This blog posts breaks down features vs benefits and highlights the number one reason why you don’t make sales online.
If you are struggling to make sales online the chances are that it comes down to one very simple reason: that is, you are failing to communicate precisely why your customers should pay attention to what you are trying to sell and the value you have to offer. The reason for this is if your customers don’t pay attention and don’t care about what you have to offer, they won’t buy your product or service. It’s simple really.
This is where so many businesses go wrong and lose so many potential customers by focusing solely on features and ignoring the benefits. But, we are getting ahead of ourselves here… plus, we don’t want to completely ignore features because, as with anything, there is a time and place for them. So what are the key differences between a benefit and a feature?
The simplest and most clear way to put it is that a feature is what it does and a benefit is what it does for you. A feature is about the product: what colour it is, how much it weighs, how fast it goes, and things like that. A benefit, on the other hand, is about the customer: how it will make them safer or smarter or cooler or add value to their life in some way.
The feature is what enables the benefit, but it’s not the feature that they really care about. Rather, it’s the benefit and the end-result that they’re going to get from the feature in the first place. This may be a little confusing, so let’s break this down a little further…A feature is something you are proud of as a business but the benefits and the end-result is where the magic happens for the customer.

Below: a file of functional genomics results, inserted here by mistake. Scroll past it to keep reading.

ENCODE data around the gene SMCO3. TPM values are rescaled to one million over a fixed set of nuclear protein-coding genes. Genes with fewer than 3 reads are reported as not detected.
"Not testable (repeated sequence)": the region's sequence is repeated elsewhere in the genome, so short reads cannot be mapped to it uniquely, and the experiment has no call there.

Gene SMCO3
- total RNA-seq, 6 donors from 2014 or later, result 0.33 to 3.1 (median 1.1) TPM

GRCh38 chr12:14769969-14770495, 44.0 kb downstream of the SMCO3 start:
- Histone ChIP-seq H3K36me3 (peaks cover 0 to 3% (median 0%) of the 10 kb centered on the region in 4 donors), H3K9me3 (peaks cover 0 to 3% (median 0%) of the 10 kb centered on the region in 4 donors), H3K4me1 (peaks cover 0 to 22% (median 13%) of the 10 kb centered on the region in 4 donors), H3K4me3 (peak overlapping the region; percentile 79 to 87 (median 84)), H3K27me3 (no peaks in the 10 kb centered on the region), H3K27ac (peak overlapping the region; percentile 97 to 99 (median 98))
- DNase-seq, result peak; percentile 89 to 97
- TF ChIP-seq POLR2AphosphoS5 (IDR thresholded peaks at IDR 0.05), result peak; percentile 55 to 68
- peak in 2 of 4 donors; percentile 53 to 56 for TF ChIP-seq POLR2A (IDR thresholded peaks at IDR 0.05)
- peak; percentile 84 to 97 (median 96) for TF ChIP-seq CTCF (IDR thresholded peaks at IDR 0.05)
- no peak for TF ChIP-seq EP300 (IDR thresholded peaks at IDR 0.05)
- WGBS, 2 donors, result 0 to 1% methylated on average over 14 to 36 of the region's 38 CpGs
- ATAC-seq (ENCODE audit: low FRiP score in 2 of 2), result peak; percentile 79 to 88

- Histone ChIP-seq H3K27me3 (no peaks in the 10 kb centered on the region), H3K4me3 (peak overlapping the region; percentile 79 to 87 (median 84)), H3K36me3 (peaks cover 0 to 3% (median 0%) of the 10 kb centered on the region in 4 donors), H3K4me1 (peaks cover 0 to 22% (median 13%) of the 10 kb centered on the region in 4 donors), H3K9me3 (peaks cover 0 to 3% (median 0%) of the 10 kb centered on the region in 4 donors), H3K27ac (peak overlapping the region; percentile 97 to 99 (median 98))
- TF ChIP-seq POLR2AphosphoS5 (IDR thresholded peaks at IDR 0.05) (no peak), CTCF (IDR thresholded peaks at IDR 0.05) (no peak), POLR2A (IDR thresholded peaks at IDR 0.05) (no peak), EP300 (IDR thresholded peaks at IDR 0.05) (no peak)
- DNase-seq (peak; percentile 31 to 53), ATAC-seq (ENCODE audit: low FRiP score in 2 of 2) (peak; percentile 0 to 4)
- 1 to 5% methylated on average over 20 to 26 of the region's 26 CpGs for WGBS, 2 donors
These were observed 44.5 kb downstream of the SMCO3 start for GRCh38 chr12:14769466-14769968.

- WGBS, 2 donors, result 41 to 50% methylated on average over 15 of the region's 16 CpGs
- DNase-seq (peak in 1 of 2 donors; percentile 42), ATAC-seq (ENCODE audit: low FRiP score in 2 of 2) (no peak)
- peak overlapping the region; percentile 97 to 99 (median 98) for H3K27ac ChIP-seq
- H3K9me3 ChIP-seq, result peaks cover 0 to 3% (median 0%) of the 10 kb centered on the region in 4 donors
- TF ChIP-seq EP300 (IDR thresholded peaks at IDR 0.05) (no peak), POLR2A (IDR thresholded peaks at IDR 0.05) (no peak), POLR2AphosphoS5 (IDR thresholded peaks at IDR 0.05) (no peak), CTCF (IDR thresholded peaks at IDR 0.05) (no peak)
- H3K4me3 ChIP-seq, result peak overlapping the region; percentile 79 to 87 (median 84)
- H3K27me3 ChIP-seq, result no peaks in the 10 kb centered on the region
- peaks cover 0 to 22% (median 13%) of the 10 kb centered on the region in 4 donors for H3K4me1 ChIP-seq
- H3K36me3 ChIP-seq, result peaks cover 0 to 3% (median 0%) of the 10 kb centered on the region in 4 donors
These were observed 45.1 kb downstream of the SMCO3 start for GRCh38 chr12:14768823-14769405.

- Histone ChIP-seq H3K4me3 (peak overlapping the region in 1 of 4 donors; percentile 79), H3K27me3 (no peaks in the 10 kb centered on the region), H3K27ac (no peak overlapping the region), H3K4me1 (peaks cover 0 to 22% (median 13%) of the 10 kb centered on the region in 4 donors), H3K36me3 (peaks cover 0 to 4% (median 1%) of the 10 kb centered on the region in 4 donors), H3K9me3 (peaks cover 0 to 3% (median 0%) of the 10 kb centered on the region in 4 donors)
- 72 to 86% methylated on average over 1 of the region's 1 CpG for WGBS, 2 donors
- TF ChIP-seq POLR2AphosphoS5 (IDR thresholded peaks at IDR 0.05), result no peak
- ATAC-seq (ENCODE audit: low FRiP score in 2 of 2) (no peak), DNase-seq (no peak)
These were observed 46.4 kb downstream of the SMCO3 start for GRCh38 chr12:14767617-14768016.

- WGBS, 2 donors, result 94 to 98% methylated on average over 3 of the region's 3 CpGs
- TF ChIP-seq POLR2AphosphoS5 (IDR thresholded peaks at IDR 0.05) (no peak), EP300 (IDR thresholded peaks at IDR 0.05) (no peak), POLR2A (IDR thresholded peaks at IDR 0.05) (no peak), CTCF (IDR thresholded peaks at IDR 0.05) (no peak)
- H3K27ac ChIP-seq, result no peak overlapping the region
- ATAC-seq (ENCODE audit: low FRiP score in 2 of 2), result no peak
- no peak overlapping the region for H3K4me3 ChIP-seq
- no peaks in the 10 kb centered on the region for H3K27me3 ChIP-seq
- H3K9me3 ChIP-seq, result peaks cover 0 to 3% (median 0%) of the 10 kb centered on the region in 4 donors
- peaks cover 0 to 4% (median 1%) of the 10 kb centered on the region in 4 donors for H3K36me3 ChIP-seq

For example, a coffee cup has a handle, but the fact that you can hold the handle and basically hold a hot cup of coffee without burning your hands is the benefit. Another example would be a pen: a pen has a removable cap (a feature), but the fact that you don’t get ink all over yourself when you carry it around is a benefit.
Where most businesses get into trouble is that they’re so proud of their coffee cup handle or removable pen lid that they ramble on about features and completely forget about the end customer and what kind of value that’s actually going to deliver for them. A customer doesn’t care about the coffee cup handle, they just care about not burning their hand. So how can you take a boring feature and turn it into a customer centred, sales-boosting benefit
“So you can ____”
This simple line is the best way to transition your feature-focused approach into a benefit-focused approach.
For example, let’s take the coffee cup. The feature, as you already know, is the comfortable handle (don’t worry, this isn’t a blog post to sell you a new coffee cup!). The way to turn that into a benefit is by adding “so you can” at the end. Here’s what I mean: the feature is that it has a nice comfortable handle, so you can hold a hot cup of coffee without burning your hand.
The beauty of this powerful “so you can” statement is that it works pretty much every time and it allows you to ease the transition away from pushing feature after feature, and start promoting more of the benefits associated with those features.
Having said that, you may believe that I don’t think features are important at all. But on the contrary, they’re actually an incredibly important part of the equation and you really can’t get too far without both benefits AND features. Here’s why…. For starters, a benefit that doesn’t have a feature sounds kind of unbelievable and it’s just a claim without having anything to back it up. Essentially, saying that your product or service will make someone cooler or smarter without saying what features deliver these benefits simply sounds you’ve made it up on the spot – and that is bad marketing.
Another factor is that customers make buying decisions emotionally, but then they justify those decisions later rationally and logically. This is why you need both. You need the benefit to appeal to the emotional side of your customers, but then you need that feature to allow them to justify and rationalise their decision logically. You need features to explain, setup and justify the benefits… and benefits to show the end result, paint a more compelling picture, and ultimately make customers care more.